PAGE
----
Tracer shows promise for staging prostate cancer
Caren B. Les
Detecting cancer that is confined to the prostate bed, rather than after it metastasizes to the lymph nodes or skeletal system, is crucial for treatment and recovery. Although prostate cancer is the third leading cause of cancer death among American men, there is no highly reliable imaging technique for its detection, staging or restaging.
To address the clinical need for a better examination to stage this cancer, researchers conducted two translational studies on the use of the radiotracer anti-1-amino-3-18F-fluorocyclobutane-1-carboxylic acid (anti-18F-FACBC) in PET/CT imaging. The studies represent the move of the radioisotope tracer from in vitro studies to animal and human in vivo procedures.
Fused PET (left) and CT (center) anti-18F-FACBC images were taken of a 71-year-old male (restaging patient 1). Biopsy-proven recurrence of cancer in the prostate bed is shown by the arrow. The image to the far right demonstrates uptake of the probe in the prostate bed (arrow), but little bladder uptake (arrowhead). Reprinted with permission of the Journal of Nuclear Medicine.
After injection, the probe is drawn in higher concentrations to cancerous areas. PET reveals the metabolic signal of cancer cells, while CT generates an image of the anatomy, revealing the location, size and shape of abnormal growths. The results are fused to provide a single detailed image.
Headed by Dr. David M. Schuster, a pilot study on the use of the radioisotope tracer in humans was carried out at Emory University in Atlanta. Nine patients recently diagnosed with prostate cancer and six patients with a recurrence of the disease were injected with the radiotracer and then scanned using a GE Healthcare PET/CT scanner.
Visual analysis correctly identified the presence or absence of cancerous areas in 40 of 48 prostate image segments in eight patients with newly diagnosed disease. It correctly identified disease in four patients with proven recurrence (one prostate bed, three extraprostatic). The probe demonstrated low renal excretion or bladder activity, which is advantageous because imaging is hampered by the high radioactivity in urine.
Further study is needed to determine whether anti-18F-FACBC imaging can accurately distinquish cancer from areas of inflammation and hyperplasia. The most important finding of this initial study, according to Schuster, is that this technique detected metastatic prostate carcinoma. He said that a much larger study will be needed to further test the efficacy of the tracer.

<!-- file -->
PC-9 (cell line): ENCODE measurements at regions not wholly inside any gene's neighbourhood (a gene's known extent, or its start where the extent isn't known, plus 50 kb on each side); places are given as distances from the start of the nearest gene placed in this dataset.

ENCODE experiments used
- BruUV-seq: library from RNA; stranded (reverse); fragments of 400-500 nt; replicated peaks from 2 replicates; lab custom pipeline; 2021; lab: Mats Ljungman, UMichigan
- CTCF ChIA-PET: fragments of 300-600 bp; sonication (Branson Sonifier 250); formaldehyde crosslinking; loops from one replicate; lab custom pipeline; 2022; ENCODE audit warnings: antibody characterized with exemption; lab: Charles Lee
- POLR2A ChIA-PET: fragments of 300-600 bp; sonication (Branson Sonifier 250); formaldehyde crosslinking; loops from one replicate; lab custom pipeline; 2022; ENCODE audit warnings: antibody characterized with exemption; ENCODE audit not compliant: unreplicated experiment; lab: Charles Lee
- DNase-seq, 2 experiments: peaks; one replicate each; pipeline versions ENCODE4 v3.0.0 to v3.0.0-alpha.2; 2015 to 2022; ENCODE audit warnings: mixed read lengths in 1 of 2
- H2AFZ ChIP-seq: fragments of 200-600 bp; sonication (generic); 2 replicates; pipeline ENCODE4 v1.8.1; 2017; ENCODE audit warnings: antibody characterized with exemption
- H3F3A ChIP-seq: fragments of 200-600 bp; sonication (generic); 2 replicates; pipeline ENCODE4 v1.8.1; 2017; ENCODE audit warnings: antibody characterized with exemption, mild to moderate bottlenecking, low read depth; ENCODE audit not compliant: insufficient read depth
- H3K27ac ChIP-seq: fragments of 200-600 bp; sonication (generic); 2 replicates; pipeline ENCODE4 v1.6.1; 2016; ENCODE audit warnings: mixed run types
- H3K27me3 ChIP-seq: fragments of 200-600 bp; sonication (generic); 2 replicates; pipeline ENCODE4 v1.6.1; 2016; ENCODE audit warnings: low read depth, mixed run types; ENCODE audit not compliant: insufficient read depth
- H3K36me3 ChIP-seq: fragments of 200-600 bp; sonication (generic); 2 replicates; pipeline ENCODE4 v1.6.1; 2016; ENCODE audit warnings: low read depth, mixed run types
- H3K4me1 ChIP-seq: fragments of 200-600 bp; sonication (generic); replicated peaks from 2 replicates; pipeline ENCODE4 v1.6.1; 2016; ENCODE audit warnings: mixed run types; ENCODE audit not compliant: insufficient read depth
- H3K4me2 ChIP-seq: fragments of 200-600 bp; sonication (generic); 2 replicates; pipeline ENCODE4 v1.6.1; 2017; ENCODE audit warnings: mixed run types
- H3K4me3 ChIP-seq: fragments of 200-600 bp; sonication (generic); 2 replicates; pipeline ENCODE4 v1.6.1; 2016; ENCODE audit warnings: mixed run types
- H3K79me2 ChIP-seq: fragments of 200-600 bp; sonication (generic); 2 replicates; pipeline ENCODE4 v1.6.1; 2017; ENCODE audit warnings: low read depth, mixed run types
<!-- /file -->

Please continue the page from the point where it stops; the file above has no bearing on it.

In the study conducted at the Research Center of Nihon Medi-Physics Co. Ltd. in Chiba, Japan, scientists led by Shuntaro Oka evaluated anti-18F-FACBC in visualizing prostate cancer in animal models. The in vivo experiments were designed to determine the probe’s ability to differentiate between prostate cancer and inflammation and benign prostatic hyperplasia. Dynamic small-animal PET was performed on the abdomens of rats after the injection of anti-18F-FACBC or 18F-FDG, another tracer that has been used for diagnosing malignancies.
In comparison with the other probe, the anti-18F-FACBC tracer more accurately differentiated malignancy from benign lesions, according to Oka. It accumulated in high concentrations in the cancer cells and accumulated little in areas of inflammation and hyperplasia, and little was excreted into the urinary bladder.
Oka said that the next step in this area of research would be to address questions regarding the mechanism of anti-18F-FACBC uptake into the prostate cancer cells and of excretion into the urinary bladder. The researchers would like to address the relationship between the probe uptake level and tumor size, grade, PSA contents and/or type of prostate cancer. The feasibility of the probe for detecting other types of cancers is another area for exploration, he added.
Journal of Nuclear Medicine, January 2007, pp. 56-63; pp. 46-55.
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